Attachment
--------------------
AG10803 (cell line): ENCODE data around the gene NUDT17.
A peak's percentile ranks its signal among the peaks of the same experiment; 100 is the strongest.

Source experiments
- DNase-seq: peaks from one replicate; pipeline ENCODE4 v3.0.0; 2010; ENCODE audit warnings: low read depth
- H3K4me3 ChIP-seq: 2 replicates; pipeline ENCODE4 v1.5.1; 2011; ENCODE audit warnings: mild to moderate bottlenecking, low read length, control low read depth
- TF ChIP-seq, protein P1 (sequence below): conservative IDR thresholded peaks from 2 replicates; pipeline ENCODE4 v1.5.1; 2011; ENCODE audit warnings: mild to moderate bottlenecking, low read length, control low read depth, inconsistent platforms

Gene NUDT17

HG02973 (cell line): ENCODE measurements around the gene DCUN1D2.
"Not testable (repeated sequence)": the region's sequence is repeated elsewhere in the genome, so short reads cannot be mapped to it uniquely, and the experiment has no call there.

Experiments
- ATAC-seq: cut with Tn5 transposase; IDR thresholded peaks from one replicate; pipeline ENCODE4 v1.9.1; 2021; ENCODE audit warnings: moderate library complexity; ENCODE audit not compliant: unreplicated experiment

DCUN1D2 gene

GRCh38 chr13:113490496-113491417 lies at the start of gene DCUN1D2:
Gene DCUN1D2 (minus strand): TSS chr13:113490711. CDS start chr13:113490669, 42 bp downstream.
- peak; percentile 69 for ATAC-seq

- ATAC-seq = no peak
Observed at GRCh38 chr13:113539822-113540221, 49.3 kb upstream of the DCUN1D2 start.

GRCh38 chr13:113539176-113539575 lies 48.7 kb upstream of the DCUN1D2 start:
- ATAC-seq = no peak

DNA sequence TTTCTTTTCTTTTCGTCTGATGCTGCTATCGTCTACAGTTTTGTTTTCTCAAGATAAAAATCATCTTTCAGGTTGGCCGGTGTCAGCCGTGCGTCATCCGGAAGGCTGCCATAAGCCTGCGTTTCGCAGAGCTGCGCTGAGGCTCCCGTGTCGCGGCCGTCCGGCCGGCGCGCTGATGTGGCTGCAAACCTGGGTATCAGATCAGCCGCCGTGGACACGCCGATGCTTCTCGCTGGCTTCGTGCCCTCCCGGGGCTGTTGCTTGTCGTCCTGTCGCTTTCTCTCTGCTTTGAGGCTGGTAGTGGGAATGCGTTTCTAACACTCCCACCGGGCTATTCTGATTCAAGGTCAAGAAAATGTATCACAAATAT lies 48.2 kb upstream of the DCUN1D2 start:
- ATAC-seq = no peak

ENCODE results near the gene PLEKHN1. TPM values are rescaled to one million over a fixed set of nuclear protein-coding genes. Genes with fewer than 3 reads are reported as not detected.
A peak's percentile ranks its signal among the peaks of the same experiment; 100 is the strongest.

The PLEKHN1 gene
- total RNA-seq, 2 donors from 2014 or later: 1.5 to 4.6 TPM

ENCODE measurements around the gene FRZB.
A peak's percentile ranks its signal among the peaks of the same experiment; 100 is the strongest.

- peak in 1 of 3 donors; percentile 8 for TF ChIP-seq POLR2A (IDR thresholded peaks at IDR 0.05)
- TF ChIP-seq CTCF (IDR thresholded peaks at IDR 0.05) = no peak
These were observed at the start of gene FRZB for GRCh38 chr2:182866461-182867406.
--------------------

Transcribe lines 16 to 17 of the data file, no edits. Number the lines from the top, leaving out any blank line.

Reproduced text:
- ATAC-seq = no peak
Observed at GRCh38 chr13:113539822-113540221, 49.3 kb upstream of the DCUN1D2 start.